Wood attributes to Story four pieces: ‘An Oration against Thomas Cranmer, Archbishop of Canterbury’ (1556), ‘Discourse with John Philpot the Martyr,’ ‘Answer to Examinations during his Imprisonment,’ and ‘Speech at his Execution.’ These are printed in Foxe, but no separately published copies have been traced.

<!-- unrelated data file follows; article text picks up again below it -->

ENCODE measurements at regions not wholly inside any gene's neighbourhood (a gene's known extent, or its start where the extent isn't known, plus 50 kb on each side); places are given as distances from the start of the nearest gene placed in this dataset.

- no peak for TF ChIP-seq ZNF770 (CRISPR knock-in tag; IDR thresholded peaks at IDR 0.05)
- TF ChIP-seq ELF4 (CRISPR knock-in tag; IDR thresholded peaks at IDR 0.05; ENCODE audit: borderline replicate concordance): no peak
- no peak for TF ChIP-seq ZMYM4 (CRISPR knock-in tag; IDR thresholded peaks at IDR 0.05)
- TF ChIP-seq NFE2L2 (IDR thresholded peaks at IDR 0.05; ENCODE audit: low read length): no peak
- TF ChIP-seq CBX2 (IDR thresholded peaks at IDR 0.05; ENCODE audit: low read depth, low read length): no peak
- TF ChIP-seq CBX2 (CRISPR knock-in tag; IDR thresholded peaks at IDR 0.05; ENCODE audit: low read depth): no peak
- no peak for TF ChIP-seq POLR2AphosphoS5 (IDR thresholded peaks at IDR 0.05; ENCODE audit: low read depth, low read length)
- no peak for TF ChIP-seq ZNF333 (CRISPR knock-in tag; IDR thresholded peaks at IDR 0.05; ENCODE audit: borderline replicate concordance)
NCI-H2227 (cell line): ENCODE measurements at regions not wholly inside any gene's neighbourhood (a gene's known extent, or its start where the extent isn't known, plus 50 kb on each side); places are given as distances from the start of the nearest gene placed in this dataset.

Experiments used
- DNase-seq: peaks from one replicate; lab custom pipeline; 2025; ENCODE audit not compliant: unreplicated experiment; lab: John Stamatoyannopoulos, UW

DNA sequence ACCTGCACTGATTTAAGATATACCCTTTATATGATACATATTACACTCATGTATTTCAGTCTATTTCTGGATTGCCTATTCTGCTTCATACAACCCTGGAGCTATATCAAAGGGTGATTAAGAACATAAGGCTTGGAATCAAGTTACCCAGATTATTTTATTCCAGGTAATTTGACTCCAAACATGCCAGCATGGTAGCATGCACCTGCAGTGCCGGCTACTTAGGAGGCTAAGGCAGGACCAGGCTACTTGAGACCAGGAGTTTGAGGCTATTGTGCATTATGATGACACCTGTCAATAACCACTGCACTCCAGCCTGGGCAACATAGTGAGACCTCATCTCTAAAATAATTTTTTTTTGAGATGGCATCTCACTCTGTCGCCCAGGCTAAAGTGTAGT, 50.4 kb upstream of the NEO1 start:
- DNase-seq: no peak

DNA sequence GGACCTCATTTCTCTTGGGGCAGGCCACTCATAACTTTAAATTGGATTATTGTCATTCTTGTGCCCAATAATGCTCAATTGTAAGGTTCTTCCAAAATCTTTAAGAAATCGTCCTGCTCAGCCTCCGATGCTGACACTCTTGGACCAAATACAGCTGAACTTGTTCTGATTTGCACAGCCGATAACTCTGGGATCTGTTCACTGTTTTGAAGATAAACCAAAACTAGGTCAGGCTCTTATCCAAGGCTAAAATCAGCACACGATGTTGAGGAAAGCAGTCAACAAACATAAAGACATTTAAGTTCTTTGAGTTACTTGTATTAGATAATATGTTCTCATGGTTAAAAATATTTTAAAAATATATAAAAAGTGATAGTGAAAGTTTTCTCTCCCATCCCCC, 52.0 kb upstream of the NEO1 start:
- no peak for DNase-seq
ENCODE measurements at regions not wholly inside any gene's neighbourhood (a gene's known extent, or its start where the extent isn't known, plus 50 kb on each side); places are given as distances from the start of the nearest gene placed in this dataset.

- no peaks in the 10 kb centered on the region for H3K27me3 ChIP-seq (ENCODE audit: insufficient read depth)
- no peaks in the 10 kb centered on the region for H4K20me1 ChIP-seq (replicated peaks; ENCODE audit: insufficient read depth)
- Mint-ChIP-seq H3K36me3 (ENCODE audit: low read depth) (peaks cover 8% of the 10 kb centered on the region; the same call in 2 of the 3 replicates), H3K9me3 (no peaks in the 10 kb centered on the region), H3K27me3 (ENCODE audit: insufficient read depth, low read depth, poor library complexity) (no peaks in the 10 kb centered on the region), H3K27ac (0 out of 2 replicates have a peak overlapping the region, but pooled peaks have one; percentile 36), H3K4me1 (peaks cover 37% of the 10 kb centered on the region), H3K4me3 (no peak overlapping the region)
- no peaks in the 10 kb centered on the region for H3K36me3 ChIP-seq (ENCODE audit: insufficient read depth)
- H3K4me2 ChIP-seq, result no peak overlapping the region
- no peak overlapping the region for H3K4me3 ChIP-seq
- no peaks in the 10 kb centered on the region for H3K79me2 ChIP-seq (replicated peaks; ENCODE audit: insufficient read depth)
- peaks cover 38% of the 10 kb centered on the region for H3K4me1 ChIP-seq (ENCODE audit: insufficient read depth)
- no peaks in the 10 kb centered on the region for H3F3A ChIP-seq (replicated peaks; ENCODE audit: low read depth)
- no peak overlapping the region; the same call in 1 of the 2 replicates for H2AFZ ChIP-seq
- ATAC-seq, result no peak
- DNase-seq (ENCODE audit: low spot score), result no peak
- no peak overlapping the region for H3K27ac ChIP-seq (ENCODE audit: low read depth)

Story's wife, whom he married before 1548, was named Joan. She survived him and lived at Louvain, where she enjoyed a pension from Philip II (Cal. Simancas Papers, ii. 327). A daughter Ellen married one Weston, who in 1570 was imprisoned in the Fleet as a recusant. A son John became a priest at Douai (Douai Diaries, pp. 120, 123, 126). By his will, which he made in 1552 (printed in Strype, Annals, II. ii. 450–2), Story left his daughter Ellen 660 florins, which she was to forfeit on marriage, and 120 florins to any religious order she might enter. His executor was Antonio Bonvisi [q. v.], whom Story calls his ‘second father.’[Cornet's Admonition to Dr. John Story, n.d.; Confession of Dr. John Story, 1571; Declaration of the Life and Death of Dr. John Story, 1571; Welcome Home of Dr. John Story, 1571; News of Dr. John Story, 1571; Cal. of State Papers, Domestic and Addenda, Foreign, Venetian, and Simancas Ser. passim; Commons' Journals, vol. i.; Cal. Hatfield MSS. i. 80; Acts of the Privy Council, ed. Dasent; Off. Return of Members of Parl.; Diego de Yepes, Historia Particular de la Persecucion de Inglaterra, Madrid, 1599, pp. 291–6; Bridgewater's (Aquipontanus) Concertatio Eccl. Catholicæ in Anglia, 1594, pp. 43–4; A Temperate Watchword by N.D. (Robert Parsons), 1599, p. 31; Circignano's Eccl. Anglicanæ Trophæa, pl. 30; Sanders, De Visibili Monarchia, 1570, p. 700, and De Origine ac Progressu Schismatis, ed. 1877, pp. 200 &c.; Camden's Annales, sub annis 1569 and 1571; Stow's Annals; Foxe's Actes and Mon. ed. Townsend; Wood's Athenæ Oxon. ed. Bliss, i. 386–90; Digges's Compleat Ambassador, p. 105; Dodd's Church History; Tanner's Bibliotheca; Strype's Cranmer, Ecclesiastical Memorials, and Annals of the Reformation, passim; Burnet's Hist. of the Reformation, ed. Pocock; Gough's Index to Parker Society Publications; Wright's Elizabeth, i. 373, 374, 378; Stowe's Modern British Martyrology, i. 129; Maitland's Essays on the Reformation; Stanton's Menology, pp. 249–50; R. W. Dixon's Hist. of the Church of England, vols. iii–iv.; Hepworth-Dixon's Tower of London, 4th edit. i. 282–3; Lingard and Froude's Hist. of England; Fos- ter's Alumni Oxon. 1500–1714; Macleane's Hist. of Pembroke Coll. (Oxford Hist. Soc.) 1897.]